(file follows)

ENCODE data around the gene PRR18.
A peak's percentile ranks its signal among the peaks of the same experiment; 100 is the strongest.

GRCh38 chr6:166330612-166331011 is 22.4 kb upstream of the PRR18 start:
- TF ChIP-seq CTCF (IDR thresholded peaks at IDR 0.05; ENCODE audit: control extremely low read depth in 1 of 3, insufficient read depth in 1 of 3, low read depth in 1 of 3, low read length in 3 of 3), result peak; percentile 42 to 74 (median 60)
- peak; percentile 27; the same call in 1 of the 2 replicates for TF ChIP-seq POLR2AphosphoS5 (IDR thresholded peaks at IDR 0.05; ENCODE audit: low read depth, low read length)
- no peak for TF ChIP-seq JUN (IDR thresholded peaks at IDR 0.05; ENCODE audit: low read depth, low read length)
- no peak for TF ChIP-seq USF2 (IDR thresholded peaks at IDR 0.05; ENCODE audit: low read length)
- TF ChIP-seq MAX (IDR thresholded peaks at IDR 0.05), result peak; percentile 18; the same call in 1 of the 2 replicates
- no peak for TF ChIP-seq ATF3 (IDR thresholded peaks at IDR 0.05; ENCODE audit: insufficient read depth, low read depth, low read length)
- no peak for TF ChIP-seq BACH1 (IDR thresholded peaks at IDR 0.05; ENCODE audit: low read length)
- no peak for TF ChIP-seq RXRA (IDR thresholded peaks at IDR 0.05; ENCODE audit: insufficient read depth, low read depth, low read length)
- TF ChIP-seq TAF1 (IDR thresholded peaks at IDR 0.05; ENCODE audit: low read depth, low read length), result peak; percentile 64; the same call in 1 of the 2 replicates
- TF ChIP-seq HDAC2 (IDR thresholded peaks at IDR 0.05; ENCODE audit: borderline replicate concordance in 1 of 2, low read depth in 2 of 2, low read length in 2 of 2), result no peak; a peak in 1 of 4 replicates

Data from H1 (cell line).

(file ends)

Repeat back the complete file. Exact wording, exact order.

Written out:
ENCODE data around the gene PRR18.
A peak's percentile ranks its signal among the peaks of the same experiment; 100 is the strongest.

GRCh38 chr6:166330612-166331011 is 22.4 kb upstream of the PRR18 start:
- TF ChIP-seq CTCF (IDR thresholded peaks at IDR 0.05; ENCODE audit: control extremely low read depth in 1 of 3, insufficient read depth in 1 of 3, low read depth in 1 of 3, low read length in 3 of 3), result peak; percentile 42 to 74 (median 60)
- peak; percentile 27; the same call in 1 of the 2 replicates for TF ChIP-seq POLR2AphosphoS5 (IDR thresholded peaks at IDR 0.05; ENCODE audit: low read depth, low read length)
- no peak for TF ChIP-seq JUN (IDR thresholded peaks at IDR 0.05; ENCODE audit: low read depth, low read length)
- no peak for TF ChIP-seq USF2 (IDR thresholded peaks at IDR 0.05; ENCODE audit: low read length)
- TF ChIP-seq MAX (IDR thresholded peaks at IDR 0.05), result peak; percentile 18; the same call in 1 of the 2 replicates
- no peak for TF ChIP-seq ATF3 (IDR thresholded peaks at IDR 0.05; ENCODE audit: insufficient read depth, low read depth, low read length)
- no peak for TF ChIP-seq BACH1 (IDR thresholded peaks at IDR 0.05; ENCODE audit: low read length)
- no peak for TF ChIP-seq RXRA (IDR thresholded peaks at IDR 0.05; ENCODE audit: insufficient read depth, low read depth, low read length)
- TF ChIP-seq TAF1 (IDR thresholded peaks at IDR 0.05; ENCODE audit: low read depth, low read length), result peak; percentile 64; the same call in 1 of the 2 replicates
- TF ChIP-seq HDAC2 (IDR thresholded peaks at IDR 0.05; ENCODE audit: borderline replicate concordance in 1 of 2, low read depth in 2 of 2, low read length in 2 of 2), result no peak; a peak in 1 of 4 replicates

Data from H1 (cell line).